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Archive for the ‘Drug Violence’ Category

Brazil Final Paper

For the final paper incorporating the research previously posted on this blog, please see here.

The Myth of Personal Security

A community where drug traffickers seek to maintain order and a police force that can be said to never truly represent the citizens? Within Rio de Janeiro and other cities in Brazil there has been the rise of drug trafficking, but why exactly? and what allows for the drug traffickers to maintain their positions within in favelas?
The myth of personal security examines the concept that traffickers maintain a degree of order in favelas by enforcing certain basic rules. Statistics from 2003 have pinned the murder rates at 40 percent  per 100,000 inhabitants in Rio de Janeiro. “The police stand out in Latin American for their use of lethal violence”, data from 1995 shows that 9.3 percent of all homicides in Rio were attributed to the police. Favela dwellers are subject to police harassment and reject the authorities that never sought to serve the communities but to control the communities. Drug traffickers offered an alternative, in the 1980 when drug trafficking of cocaine from the Andes gained a new transportation hub Rio, Brazil saw the rise of drug trafficking in its favelas. The drug traffickers at points in time have represented individuals with ties to the community, but with the progression of time the new leaders and participants of drug trafficking represent other favelas. The drug traffickers have replaced, appease, or work within communities housing associations in some instances which were the organizations of power in the 1980s. Lei do Silencio is the “contract” that favela dwellers maintain with traffickers, they are required to maintain silence with the drug traffickers actions within the communities in return for security, but the security within the favela is also  hierarchical. The drug traffickers also discriminate within those who more respected in the community and those that are not. People who are a worker, family man, older woman have more prestige and are ensured more protection than that of an addict, drunk, or criminal, bum. The wealthy advocate for marginalization and managing the poor communities, but the favela residents rely on traffickers to resolve disputes. Drug dealers are dependent upon the disorder of the communities and lack of a police presence. The populations that reside there would like infrastructure and proper housing which the state ‘can’ offer. Safety vs. Marginalization in hopes of state response.

To read the original publication: http://muse.jhu.edu/login?uri=/journals/latin_american_politics_and_society/v048/48.4arias.pdf

Marginality from Myth ro Reality.

This article was written by Janice E. Perlman and covers Rio de Janerio favelas from 1968-2005. The author talks about the dictatorship period in which she conducted the beginning of her research. The fear of eradication policies during this time was very real for the favela population and now she outlines that the fear has been replaced. The fear has been replaced by the fear of being killed in the war that is going on between the police and drug traffickers. The article discusses the violence, deception of democracy, public policy, and the divide between the population of Rio. Janice Perlman discusses the history of eradication and prevalence of stigma associated with those who live in the favelas. She notes that there has been a replacement of the old ideas that the favela dwellers were separate from the city and that they had become very integrated into it. The degree of inequality that exists is still a great challenge along with the growth of favela violence due the increased drug trade.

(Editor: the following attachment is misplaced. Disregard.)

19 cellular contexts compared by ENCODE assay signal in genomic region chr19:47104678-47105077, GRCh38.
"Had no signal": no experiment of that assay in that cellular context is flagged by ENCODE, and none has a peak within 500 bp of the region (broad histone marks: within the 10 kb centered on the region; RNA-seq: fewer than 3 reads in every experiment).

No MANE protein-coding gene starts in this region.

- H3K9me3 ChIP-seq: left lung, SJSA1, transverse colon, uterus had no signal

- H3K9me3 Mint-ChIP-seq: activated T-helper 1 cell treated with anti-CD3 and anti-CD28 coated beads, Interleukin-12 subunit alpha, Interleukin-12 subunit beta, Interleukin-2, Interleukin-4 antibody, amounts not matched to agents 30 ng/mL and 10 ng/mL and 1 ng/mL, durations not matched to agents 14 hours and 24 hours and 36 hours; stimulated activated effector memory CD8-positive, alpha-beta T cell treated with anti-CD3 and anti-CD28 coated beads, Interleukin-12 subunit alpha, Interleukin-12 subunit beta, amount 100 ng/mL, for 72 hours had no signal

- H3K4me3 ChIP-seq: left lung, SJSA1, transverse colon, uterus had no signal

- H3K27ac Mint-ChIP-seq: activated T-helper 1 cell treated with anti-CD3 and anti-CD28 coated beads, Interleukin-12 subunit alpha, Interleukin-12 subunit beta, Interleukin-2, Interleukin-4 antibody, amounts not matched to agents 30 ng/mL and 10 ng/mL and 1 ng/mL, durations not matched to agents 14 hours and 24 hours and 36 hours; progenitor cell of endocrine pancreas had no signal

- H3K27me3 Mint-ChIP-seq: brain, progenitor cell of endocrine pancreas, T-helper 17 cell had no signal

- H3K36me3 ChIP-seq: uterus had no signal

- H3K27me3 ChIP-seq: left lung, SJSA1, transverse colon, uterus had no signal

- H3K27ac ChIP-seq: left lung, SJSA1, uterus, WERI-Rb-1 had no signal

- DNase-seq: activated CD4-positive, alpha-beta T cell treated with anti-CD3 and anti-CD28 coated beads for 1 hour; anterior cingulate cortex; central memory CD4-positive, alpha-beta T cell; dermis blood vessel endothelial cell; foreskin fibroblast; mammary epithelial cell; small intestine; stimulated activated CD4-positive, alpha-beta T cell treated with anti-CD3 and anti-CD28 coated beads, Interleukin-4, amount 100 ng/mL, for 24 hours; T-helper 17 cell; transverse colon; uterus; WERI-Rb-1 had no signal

UN projections indicate that virtually all of the population growth in the world over the next 25 years will be in the cities of the developing countries.


For the full text see: http://filmscreen.files.wordpress.com/2010/02/perlman_2005_flavela.pdf


State of Insecurity

Reading and reviewing the article, “State of Insecurity: Everyday Emergencies, Public Secrets, and Drug Traffickers Power in a Brazilian Favela” a perspective on the lives of the favela population with the emergence of drug trafficking is shared. Drug trafficking, from the outside takes on the roll of “illegal” and “informal” jobs that threaten the security of Brazil but have manifested into more of a coat of protection and a way of life in many favelas of Rio De Janeiro.

The Brazilian’s states inability and failure to to provide safety in favelas has allowed for drug traffickers to engage and assume the role of “local security” and enforcers of social norms. All of these services are expected of drug traffickers, as stated in the article. The complicity and silence of the favelados must be maintained in this social contract in exchange for the safety and security.

“Rather than being a force that upholds the law, Rio’s police have, since their inception, been charged with enforcing public order”

The article goes on to describe certain cases of favela sectors of Rio de Janeiro and the past experience. the stories continue to demonstrate and have overlapping themes of “respect” for the population of favelados and how it determines their safety, and also the law of silence which is a social norm within favelas such as Caxambu. The questions that are raised are “who defines security or insecurity?” and how are favelas answering these questions.

For the complete article
 Ben Penglase- States of “Insecutrity”